It’s been a quiet week here with two of our team members on vacation and our fearless leader Bob Inglis spreading the carbon pricing gospel in Indiana, the perfect time for me to get myself back into the game. Hope everyone is enjoying their spring and not feeling too sneezy!

This week’s must read: The revival of conservative conservation ethos (Washington Examiner) “The last few years have seen a revival of the conservative conservation ethos, and Republicans are ready to act on key energy priorities. From the formation of the Conservative Climate Caucus in Congress to conservative environmental leadership on the state level, GOP-led initiatives are gaining momentum,” write Congressman Blake Moore (Utah-1) and ACC founder Benji Backer. “In Utah, the state legislature and congressional delegation are working to save the Great Salt Lake and enhance statewide water conservation programs. Even in a divided Congress in Washington, Republicans and Democrats worked together to pass key pieces of legislation in the 117th Congress.”

EcoRight Speaks, season six, episode nine: E&E News reporter Emma Dumain

As long-time listeners of the show know, our producer Price Atkinson and I both have mad love and respect for journalists and we realized it had been a while since we’d had one on the show. Enter state right, Emma Dumain, who covered our ED Bob Inglis when she was on the South Carolina congressional beat for the Charleston Post and Courier.

Emma is currently on the energy and environment beat for E&E News, so we caught up with her on recent activities in Congress (including House passage of HR 1, the Lower Energy Costs Act) and other topics sure to come up this Congress.

Coming up next week: I have been waiting to talk to this Montana based, letters-to-the-editor writing collab featuring our EcoRight Leadership Council member Kyle McIntyre, American Conservation Coalition’s Karly Matthews and Hattie Hobart, plus CCL’s Alex Amonette. They talk about what connects them, what motivates them, and how their efforts are being received (spoiler: they are crushing it).

LTE of the week: If you’re in favor of a carbon tax, you’re in good company (The Deseret News)

An excerpt: Today, oil companies are making record profits, while their produced fossil fuels wreak havoc on the planet. We citizens are paying for the devastation that climate related weather storms leave in their paths. We’re also paying for all the health issues carbon emissions cause. Let’s reverse this course with a carbon tax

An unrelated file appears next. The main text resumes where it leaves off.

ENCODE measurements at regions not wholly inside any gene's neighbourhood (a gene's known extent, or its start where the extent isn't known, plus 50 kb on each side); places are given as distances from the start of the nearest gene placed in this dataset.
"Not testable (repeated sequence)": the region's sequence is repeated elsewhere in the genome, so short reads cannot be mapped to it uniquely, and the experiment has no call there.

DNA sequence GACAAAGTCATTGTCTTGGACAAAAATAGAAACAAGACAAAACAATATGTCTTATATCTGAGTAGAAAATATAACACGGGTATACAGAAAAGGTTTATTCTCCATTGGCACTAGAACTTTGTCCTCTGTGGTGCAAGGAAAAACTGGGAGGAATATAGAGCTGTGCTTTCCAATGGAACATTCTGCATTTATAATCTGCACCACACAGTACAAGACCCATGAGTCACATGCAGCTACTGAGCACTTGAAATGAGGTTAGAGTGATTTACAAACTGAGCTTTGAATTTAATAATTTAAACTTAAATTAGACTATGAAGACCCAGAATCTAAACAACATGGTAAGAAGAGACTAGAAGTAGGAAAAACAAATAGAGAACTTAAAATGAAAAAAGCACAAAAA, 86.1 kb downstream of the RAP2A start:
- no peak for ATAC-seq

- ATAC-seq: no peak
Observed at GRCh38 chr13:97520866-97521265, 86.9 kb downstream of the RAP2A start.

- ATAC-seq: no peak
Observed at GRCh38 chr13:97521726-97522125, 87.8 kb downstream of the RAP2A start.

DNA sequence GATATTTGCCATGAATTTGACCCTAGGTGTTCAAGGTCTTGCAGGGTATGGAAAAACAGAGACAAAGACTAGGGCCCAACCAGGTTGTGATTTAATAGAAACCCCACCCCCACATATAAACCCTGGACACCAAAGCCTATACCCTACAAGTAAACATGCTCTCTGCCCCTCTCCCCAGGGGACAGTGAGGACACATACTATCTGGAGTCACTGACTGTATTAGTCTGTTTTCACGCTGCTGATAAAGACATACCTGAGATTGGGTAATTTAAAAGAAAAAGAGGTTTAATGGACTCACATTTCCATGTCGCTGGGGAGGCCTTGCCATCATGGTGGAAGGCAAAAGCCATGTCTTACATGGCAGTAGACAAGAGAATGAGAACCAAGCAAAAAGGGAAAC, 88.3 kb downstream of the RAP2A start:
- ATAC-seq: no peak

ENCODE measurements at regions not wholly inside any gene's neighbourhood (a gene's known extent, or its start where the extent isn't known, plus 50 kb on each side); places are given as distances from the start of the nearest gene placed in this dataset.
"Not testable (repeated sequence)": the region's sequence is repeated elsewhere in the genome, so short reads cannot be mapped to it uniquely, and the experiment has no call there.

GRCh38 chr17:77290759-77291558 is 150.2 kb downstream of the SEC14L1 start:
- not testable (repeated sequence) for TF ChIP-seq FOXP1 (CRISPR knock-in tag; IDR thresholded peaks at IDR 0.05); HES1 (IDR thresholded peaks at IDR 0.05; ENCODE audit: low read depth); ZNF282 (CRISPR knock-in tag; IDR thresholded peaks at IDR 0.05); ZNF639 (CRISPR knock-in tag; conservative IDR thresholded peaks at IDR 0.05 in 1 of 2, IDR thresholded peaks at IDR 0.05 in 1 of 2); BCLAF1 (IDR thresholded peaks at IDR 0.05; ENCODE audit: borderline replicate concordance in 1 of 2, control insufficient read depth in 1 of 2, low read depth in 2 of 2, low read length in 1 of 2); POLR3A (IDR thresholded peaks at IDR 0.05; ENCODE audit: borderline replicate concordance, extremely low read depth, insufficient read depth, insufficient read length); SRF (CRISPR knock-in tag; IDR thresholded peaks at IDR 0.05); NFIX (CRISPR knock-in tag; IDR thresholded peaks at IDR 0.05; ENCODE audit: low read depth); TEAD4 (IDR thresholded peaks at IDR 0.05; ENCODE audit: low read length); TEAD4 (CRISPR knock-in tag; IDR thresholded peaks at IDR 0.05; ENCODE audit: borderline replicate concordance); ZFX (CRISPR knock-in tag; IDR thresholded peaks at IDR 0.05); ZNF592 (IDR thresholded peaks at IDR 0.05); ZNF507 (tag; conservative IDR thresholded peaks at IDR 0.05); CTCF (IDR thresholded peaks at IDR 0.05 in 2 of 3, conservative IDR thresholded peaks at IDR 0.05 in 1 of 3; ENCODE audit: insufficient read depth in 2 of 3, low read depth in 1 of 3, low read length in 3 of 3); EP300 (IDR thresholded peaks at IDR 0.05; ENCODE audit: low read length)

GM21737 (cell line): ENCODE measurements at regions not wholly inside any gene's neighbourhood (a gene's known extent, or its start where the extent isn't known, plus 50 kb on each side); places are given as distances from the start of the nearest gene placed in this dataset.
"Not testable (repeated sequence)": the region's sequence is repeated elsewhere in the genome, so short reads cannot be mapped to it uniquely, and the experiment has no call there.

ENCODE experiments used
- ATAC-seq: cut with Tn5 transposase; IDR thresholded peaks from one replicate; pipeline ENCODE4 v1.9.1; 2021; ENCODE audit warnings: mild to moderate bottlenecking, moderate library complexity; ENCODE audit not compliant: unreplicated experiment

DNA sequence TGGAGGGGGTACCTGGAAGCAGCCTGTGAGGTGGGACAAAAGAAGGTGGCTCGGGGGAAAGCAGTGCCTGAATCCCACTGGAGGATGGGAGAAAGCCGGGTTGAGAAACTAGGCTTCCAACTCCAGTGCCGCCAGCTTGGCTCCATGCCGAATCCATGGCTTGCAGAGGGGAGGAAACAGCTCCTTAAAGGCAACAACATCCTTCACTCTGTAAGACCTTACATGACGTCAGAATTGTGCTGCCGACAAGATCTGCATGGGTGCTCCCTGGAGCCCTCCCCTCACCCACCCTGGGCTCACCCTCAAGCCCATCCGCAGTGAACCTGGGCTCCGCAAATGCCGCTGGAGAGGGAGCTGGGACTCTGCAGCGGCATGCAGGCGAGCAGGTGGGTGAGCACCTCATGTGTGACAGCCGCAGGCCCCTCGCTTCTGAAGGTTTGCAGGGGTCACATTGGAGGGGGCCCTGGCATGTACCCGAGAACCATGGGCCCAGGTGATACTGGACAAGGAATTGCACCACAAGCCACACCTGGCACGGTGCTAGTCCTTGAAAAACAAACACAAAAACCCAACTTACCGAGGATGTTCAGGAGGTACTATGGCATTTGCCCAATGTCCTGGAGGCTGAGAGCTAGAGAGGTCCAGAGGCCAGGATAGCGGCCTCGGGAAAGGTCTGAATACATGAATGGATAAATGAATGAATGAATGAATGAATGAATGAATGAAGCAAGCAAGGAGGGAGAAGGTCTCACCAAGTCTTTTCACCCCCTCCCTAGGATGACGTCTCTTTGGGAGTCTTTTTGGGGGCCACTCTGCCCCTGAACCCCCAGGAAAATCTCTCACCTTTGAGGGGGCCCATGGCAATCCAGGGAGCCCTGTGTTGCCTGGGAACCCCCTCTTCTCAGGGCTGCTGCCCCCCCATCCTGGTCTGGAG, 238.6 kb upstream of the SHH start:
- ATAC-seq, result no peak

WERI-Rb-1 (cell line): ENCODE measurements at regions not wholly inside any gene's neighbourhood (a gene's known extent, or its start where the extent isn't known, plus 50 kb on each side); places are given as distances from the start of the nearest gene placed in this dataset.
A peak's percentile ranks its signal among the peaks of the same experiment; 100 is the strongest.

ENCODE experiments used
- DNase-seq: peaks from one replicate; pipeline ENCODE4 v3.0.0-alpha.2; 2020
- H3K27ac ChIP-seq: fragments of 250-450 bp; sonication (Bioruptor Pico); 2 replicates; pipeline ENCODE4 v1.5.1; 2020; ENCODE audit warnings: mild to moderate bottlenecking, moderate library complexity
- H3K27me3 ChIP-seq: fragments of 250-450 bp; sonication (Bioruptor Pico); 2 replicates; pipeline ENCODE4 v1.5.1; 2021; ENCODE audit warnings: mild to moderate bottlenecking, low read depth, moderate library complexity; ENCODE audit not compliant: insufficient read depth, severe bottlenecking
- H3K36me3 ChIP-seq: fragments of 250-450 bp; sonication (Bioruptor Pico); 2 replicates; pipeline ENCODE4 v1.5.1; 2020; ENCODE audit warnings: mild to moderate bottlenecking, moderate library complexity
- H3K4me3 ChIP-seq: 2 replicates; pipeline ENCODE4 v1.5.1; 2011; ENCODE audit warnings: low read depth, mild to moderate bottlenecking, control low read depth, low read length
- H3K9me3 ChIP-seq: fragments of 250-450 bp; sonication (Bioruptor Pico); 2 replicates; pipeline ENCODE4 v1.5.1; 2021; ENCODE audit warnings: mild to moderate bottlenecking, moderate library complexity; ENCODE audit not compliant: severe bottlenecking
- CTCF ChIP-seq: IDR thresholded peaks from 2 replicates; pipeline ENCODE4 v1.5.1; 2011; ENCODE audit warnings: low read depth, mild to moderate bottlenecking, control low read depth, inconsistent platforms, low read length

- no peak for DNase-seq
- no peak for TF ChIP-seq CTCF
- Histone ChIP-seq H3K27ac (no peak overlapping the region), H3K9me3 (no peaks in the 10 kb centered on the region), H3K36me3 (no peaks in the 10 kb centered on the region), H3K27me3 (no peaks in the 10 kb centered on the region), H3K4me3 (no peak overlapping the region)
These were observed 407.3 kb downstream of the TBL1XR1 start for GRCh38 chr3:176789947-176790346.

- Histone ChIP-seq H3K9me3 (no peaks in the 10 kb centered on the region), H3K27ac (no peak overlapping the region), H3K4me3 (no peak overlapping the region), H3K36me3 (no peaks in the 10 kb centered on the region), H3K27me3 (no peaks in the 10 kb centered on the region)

Words from the EcoRight:

“Imagine anybody who doesn’t think less emissions are better than more emissions,” Utah Rep. John Curtis, founder of the House Conservative Climate Caucus, said at the Columbia University Global Energy Summit. “I don’t know anybody who doesn’t think it would be great to have zero emissions. But sometimes the way we talk about it is important. And I also think Republicans are quicker to see obstacles and impediments along the way that we want to talk about.”

His caucus now numbers at 81 members.

Nuclear Renaissance—or not?

Another interesting read, Will Washington Stop the Global Renaissance of Nuclear Power (Foreign Policy) on the future of nuclear power, written by Ted Nordhaus and Adam Stein, both of the Breakthrough Institute.

“The new rules, mandated by the U.S. Congress, were supposed to provide a modern, streamlined licensing process for the new small reactors in advanced stages of development by multiple U.S. and international companies. Instead, the NRC staff simply cut and pasted the existing rules for large conventional reactors into a mammoth 1,200-page regulation for new reactor types,” they write. “These developments are a shock for anyone counting on a nuclear revival to cut climate emissions. Absent substantial regulatory reform, the future of nuclear energy in the United States will look very much like the past. Licensing of advanced reactors will proceed in much the same way it has for conventional reactors for decades: slowly, expensively, and with an excess of precaution so extreme that observers have long quipped that the NRC’s view of nuclear safety is that the safest reactor is one that will never be built. The new framework will have profound consequences for efforts to address climate change.” 


And that’s it for me! I’m off to tend (i.e. weed and de-bamboo) my garden! Have a great weekend!